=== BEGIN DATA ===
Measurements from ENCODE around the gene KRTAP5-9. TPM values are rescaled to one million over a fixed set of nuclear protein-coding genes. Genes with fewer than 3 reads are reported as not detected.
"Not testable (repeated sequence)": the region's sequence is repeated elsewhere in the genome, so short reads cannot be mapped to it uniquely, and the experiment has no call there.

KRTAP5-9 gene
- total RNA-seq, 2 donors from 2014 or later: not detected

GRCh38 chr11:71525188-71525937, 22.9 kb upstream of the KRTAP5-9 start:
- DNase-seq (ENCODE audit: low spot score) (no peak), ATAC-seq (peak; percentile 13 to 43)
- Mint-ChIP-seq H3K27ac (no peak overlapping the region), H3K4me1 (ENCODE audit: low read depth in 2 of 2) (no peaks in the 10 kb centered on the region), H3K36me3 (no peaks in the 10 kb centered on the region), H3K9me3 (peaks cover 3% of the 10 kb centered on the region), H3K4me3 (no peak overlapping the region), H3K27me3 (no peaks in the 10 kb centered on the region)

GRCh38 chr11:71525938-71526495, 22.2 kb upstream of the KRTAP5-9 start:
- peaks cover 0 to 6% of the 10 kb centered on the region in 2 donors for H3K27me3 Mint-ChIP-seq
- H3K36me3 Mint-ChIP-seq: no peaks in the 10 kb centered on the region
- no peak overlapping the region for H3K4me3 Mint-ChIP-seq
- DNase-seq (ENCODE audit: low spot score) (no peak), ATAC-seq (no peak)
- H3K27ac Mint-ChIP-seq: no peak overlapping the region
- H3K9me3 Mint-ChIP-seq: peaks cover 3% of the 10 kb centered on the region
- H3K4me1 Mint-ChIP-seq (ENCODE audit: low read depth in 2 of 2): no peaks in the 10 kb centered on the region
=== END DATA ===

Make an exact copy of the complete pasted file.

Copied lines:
Measurements from ENCODE around the gene KRTAP5-9. TPM values are rescaled to one million over a fixed set of nuclear protein-coding genes. Genes with fewer than 3 reads are reported as not detected.
"Not testable (repeated sequence)": the region's sequence is repeated elsewhere in the genome, so short reads cannot be mapped to it uniquely, and the experiment has no call there.

KRTAP5-9 gene
- total RNA-seq, 2 donors from 2014 or later: not detected

GRCh38 chr11:71525188-71525937, 22.9 kb upstream of the KRTAP5-9 start:
- DNase-seq (ENCODE audit: low spot score) (no peak), ATAC-seq (peak; percentile 13 to 43)
- Mint-ChIP-seq H3K27ac (no peak overlapping the region), H3K4me1 (ENCODE audit: low read depth in 2 of 2) (no peaks in the 10 kb centered on the region), H3K36me3 (no peaks in the 10 kb centered on the region), H3K9me3 (peaks cover 3% of the 10 kb centered on the region), H3K4me3 (no peak overlapping the region), H3K27me3 (no peaks in the 10 kb centered on the region)

GRCh38 chr11:71525938-71526495, 22.2 kb upstream of the KRTAP5-9 start:
- peaks cover 0 to 6% of the 10 kb centered on the region in 2 donors for H3K27me3 Mint-ChIP-seq
- H3K36me3 Mint-ChIP-seq: no peaks in the 10 kb centered on the region
- no peak overlapping the region for H3K4me3 Mint-ChIP-seq
- DNase-seq (ENCODE audit: low spot score) (no peak), ATAC-seq (no peak)
- H3K27ac Mint-ChIP-seq: no peak overlapping the region
- H3K9me3 Mint-ChIP-seq: peaks cover 3% of the 10 kb centered on the region
- H3K4me1 Mint-ChIP-seq (ENCODE audit: low read depth in 2 of 2): no peaks in the 10 kb centered on the region